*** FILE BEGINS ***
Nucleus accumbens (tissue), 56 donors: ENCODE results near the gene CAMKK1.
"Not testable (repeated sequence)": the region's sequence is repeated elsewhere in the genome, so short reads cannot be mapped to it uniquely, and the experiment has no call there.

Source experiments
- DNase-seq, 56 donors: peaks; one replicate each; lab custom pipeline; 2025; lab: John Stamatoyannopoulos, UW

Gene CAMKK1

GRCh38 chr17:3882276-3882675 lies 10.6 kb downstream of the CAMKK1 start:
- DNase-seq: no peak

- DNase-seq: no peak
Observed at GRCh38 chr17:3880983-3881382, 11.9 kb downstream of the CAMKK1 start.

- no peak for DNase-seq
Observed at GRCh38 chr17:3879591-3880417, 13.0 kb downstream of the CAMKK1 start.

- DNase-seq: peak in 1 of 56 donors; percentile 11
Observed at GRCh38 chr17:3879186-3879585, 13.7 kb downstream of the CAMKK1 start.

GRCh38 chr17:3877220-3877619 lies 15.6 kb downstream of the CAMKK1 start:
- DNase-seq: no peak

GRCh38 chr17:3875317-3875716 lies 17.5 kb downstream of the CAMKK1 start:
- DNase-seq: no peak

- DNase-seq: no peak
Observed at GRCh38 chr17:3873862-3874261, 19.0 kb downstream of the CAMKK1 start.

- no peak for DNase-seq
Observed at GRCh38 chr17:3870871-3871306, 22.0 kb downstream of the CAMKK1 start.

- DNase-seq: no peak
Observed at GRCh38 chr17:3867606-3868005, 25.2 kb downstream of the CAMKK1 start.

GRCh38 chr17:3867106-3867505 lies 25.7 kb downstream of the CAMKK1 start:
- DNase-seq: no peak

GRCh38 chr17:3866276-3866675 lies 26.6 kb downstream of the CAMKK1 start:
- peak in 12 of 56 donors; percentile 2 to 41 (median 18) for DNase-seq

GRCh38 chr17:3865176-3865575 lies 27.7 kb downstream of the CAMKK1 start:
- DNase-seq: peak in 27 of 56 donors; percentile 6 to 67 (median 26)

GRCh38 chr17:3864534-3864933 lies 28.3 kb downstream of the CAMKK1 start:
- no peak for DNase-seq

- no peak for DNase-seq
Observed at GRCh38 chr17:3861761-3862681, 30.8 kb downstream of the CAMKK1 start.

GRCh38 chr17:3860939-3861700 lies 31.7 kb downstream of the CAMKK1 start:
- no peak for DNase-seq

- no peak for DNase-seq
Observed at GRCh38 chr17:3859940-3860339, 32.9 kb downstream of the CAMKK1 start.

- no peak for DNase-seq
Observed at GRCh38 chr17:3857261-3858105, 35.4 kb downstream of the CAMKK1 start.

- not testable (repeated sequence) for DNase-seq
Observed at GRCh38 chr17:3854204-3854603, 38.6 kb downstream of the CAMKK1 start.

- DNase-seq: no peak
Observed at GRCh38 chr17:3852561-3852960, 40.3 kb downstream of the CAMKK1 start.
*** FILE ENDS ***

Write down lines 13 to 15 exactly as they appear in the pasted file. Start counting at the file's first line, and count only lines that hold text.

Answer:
Observed at GRCh38 chr17:3879186-3879585, 13.7 kb downstream of the CAMKK1 start.

GRCh38 chr17:3877220-3877619 lies 15.6 kb downstream of the CAMKK1 start:
- DNase-seq: no peak